Have you ever felt frustrated about working so hard on a certain body part yet still not seeing improvements? If it’s any consolation, you will find plenty of people who will commiserate with your situation. Fortunately, there are several things that you can do to shock your lagging body parts into action!
Increase Exercise Frequency
When you don’t train certain areas in your body as much as you do the others, you shouldn’t be surprised that these are weaker. You should then exercise these lagging muscles more often so that these become more active.
For example, if you have lagging back muscles, you can add a second day dedicated to back exercises. The first day – a “heavy day” if you will – includes racked pulls and dumbbell rows while the second day can includes pull-overs and lat pull-down grips. Be sure to perform a higher number of reps for the second day for maximum effect.
The twice-a-week program should be sufficient to kick-start the growth of more muscle mass and, with it, strength.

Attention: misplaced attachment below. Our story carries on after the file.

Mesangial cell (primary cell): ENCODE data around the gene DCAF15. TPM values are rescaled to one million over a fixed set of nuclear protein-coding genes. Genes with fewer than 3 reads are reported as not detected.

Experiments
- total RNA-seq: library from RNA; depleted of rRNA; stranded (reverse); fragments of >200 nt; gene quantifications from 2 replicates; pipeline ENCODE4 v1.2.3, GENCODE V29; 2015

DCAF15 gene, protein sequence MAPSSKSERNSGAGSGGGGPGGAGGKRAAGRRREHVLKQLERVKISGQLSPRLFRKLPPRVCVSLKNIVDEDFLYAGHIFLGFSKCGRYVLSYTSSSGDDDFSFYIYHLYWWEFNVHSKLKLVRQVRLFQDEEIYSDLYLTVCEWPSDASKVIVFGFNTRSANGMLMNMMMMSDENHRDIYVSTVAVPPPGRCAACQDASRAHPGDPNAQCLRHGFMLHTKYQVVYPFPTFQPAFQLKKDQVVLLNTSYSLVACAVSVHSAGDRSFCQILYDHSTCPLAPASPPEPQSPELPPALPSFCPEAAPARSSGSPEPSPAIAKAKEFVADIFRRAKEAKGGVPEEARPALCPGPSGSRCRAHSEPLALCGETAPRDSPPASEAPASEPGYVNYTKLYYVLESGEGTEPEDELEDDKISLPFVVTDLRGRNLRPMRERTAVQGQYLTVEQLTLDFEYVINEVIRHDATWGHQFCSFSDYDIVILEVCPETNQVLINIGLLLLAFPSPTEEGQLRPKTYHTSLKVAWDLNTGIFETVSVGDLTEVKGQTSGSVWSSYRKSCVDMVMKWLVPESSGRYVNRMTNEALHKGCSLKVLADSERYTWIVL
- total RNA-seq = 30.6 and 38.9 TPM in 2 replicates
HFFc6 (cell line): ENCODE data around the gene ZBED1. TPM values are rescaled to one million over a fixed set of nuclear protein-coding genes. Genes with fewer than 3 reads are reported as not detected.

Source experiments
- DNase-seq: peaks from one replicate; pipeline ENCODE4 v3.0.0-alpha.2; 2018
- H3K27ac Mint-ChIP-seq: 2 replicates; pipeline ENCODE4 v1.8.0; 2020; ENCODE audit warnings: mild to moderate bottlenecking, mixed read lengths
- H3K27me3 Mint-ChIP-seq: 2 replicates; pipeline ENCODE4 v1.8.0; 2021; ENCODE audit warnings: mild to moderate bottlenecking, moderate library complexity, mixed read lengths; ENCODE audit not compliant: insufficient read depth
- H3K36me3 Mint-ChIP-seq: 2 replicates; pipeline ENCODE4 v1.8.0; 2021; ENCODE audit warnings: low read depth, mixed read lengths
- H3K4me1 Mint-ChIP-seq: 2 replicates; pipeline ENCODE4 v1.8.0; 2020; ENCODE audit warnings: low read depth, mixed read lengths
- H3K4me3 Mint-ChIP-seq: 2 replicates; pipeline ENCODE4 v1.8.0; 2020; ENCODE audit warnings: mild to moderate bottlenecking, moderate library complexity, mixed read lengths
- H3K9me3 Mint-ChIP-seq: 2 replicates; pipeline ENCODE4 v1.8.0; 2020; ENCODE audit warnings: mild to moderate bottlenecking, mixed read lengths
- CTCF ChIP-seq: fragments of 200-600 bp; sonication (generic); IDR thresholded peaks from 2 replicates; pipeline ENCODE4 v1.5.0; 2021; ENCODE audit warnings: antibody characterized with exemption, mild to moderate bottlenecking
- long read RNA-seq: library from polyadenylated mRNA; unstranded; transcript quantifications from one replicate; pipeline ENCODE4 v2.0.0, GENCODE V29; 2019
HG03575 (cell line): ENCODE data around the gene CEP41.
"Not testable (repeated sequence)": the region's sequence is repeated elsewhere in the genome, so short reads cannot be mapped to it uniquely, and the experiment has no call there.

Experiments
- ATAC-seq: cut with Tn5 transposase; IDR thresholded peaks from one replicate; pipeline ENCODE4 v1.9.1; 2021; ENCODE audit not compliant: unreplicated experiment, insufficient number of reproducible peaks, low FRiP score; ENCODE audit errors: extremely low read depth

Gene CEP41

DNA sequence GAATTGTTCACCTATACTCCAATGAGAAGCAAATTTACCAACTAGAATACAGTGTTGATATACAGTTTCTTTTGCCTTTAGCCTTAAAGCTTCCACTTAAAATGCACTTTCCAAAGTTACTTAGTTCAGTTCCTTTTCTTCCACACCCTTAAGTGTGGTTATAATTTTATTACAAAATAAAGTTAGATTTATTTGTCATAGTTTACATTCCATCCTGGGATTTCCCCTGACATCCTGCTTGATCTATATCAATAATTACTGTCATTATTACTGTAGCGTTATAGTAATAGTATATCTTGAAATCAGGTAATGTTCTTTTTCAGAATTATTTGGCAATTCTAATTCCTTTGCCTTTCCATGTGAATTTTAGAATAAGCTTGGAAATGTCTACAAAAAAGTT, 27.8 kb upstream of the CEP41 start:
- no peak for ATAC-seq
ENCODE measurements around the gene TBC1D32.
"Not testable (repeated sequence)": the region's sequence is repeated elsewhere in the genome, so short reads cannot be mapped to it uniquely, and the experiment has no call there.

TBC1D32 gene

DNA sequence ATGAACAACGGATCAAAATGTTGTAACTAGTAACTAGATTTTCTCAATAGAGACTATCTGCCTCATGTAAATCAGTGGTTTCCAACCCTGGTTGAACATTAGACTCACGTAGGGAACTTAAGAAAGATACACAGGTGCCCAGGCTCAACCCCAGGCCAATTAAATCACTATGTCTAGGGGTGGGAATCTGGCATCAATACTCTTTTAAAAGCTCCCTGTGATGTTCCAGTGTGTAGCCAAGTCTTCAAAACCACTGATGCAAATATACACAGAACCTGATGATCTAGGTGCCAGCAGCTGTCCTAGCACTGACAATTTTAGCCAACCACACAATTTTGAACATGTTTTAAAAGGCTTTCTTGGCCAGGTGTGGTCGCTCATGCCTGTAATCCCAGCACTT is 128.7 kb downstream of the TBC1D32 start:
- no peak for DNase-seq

Perform Heavier Work
If adding a second day doesn’t work as well as expected, you can perform heavier work but with lighter weights. You’re basically pushing your lagging muscles to do more work instead of being lazy about it.
For example, you can start by lifting your normal weight and performing squats for 3-5 reps, maximum. You may then follow it up with lighter weights performed at 8-12 reps. You will likely find that the explosive power and pump after each superset are reason enough to continue with your new routine.
But don’t stick to it either because then you may find yourself squarely back in square one. Instead, regularly change your routine so that your body is always challenged instead of being bored.
You can change the number of reps and sets, increase the weights, and adjust the order of exercises, among other examples. You should also consider subjecting your lagging body parts to other exercises so your muscles become shocked, so to speak, into action.
Consider BFR Training
Blood flow restriction (BFR) training involves restricting the blood flow out of whatever muscle being worked on during exercise. The blood flow restriction comes from wrapping something, such as a pressure cuff or a knee wrap, around a specific body part.
When blood doesn’t flow out of the muscles – at least, partially due to the restriction device – there’s a buildup of metabolites, which stimulates muscle growth. Plus, the muscle fatigue caused by the blood restriction stimulates the nervous system to activate the biggest fast-twitch muscle fibers; these fibers have the highest capacity to grow, thus, the benefit of BFR training.
Of course, we always suggest working with a more experienced personal trainer at Gold’s Gym since these tips don’t cover everything.